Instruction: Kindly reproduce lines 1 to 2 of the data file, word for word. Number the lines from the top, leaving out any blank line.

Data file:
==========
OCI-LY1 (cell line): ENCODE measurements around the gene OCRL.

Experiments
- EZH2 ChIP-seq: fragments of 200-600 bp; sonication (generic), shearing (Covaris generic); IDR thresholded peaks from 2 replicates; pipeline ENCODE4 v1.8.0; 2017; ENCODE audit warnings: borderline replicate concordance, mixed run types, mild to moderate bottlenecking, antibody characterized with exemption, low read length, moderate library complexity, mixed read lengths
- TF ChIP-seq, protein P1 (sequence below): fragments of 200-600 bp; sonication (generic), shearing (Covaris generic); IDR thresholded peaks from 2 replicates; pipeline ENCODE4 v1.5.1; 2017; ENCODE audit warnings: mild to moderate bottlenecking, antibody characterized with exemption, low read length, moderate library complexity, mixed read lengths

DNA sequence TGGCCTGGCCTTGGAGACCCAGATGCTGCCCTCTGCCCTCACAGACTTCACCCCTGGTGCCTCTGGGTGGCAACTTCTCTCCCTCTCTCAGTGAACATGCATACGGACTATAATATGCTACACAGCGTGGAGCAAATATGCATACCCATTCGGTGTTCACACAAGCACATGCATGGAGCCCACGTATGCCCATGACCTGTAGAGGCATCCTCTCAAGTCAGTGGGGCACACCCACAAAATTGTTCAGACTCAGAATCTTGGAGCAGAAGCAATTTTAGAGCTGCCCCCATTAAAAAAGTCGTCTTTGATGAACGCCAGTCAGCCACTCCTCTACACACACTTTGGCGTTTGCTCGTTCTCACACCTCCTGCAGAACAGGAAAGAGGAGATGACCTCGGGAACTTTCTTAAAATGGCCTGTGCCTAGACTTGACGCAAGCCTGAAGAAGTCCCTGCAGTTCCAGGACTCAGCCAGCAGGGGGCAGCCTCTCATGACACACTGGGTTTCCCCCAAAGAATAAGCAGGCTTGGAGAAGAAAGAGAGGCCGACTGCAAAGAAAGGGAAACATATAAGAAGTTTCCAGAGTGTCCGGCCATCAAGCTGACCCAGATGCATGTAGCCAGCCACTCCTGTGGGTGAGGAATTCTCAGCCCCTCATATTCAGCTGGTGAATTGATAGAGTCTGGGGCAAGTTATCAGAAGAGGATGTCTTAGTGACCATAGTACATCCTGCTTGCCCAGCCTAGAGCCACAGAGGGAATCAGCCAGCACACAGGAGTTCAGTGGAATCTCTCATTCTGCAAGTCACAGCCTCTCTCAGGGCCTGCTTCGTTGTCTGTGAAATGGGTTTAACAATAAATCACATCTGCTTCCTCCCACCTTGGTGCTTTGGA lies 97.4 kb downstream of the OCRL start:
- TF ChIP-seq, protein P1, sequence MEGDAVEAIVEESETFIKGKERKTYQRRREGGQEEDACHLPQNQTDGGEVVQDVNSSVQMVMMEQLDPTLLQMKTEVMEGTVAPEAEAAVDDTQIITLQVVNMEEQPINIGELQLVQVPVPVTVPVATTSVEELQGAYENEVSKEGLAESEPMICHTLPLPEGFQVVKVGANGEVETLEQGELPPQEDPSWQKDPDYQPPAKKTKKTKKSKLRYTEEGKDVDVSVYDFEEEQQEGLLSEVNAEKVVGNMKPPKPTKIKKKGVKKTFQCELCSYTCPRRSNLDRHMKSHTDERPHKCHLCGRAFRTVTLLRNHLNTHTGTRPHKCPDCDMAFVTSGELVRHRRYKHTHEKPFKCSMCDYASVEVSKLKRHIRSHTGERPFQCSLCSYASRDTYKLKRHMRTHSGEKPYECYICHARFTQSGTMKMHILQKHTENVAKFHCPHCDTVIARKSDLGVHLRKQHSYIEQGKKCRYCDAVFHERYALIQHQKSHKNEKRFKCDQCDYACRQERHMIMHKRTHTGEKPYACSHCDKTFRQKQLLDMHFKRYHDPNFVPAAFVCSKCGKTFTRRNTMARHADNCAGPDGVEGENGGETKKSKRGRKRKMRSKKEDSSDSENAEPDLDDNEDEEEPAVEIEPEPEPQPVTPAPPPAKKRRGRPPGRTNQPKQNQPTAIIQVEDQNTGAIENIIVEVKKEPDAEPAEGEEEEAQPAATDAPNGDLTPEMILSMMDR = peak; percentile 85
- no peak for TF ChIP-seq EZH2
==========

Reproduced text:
OCI-LY1 (cell line): ENCODE measurements around the gene OCRL.

Experiments